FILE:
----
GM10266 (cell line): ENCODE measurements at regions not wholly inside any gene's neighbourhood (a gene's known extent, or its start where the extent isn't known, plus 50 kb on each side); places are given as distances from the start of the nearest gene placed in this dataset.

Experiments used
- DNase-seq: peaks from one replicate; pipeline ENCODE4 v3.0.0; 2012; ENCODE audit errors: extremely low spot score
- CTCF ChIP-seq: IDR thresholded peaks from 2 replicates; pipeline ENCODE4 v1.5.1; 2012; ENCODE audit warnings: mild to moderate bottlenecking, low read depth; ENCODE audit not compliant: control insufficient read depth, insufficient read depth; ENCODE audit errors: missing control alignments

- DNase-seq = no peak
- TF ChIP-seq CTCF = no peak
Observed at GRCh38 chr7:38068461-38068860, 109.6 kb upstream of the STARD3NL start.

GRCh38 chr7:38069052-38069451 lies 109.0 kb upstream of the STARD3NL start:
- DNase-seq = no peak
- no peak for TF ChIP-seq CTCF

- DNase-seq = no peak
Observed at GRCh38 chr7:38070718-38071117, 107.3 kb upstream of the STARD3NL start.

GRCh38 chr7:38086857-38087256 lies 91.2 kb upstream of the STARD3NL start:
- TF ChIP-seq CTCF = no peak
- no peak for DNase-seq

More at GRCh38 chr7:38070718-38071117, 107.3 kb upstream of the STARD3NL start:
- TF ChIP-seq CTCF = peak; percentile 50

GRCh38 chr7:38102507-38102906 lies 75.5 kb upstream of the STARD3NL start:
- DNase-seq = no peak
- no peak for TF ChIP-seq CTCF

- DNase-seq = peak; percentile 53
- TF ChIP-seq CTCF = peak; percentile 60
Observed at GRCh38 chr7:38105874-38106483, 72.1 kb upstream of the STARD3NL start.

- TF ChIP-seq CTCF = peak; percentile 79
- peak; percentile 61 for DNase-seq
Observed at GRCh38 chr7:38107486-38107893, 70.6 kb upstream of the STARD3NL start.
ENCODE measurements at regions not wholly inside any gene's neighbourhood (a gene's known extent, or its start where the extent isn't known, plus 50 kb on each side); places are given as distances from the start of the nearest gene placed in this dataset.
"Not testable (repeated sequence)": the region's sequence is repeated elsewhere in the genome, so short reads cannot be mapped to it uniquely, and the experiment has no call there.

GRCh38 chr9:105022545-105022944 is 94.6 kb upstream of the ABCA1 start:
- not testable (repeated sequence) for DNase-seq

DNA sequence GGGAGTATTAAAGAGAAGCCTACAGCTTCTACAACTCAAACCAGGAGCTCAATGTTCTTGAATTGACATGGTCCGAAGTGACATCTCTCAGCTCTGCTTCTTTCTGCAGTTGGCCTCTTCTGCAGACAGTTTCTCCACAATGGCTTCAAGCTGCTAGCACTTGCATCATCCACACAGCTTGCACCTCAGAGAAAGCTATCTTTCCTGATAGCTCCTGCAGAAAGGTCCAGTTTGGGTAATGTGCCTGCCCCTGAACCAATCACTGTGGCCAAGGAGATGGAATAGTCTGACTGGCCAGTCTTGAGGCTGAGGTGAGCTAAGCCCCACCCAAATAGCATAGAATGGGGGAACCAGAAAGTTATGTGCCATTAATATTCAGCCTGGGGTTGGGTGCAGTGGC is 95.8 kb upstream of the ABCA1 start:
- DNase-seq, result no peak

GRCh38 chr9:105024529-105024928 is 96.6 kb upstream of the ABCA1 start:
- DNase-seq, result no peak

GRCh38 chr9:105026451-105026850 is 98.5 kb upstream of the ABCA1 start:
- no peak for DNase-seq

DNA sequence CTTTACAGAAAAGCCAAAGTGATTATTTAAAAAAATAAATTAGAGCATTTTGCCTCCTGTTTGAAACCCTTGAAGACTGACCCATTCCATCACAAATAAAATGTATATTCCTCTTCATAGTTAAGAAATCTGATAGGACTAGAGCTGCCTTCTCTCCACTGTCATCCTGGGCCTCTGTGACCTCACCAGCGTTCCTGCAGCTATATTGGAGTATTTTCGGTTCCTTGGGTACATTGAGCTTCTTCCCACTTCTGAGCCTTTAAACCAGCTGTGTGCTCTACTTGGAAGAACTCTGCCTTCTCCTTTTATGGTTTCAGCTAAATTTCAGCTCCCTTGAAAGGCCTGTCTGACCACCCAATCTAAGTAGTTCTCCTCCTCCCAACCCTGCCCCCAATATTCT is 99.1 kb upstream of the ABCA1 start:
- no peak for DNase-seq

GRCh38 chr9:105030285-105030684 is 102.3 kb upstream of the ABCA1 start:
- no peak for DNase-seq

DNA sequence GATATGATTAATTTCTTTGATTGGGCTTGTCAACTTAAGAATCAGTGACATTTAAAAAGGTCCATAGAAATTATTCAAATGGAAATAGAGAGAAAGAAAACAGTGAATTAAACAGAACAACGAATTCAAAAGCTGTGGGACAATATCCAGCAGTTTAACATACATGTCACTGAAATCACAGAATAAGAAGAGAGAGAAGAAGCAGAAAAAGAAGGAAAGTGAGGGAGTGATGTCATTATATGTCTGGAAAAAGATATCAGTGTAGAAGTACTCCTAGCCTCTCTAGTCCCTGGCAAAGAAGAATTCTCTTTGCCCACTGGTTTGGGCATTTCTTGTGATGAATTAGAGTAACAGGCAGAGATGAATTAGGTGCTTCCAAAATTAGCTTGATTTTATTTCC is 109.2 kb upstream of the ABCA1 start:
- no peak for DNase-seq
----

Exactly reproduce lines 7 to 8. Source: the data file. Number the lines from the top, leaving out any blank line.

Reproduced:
Observed at GRCh38 chr7:38068461-38068860, 109.6 kb upstream of the STARD3NL start.

GRCh38 chr7:38069052-38069451 lies 109.0 kb upstream of the STARD3NL start: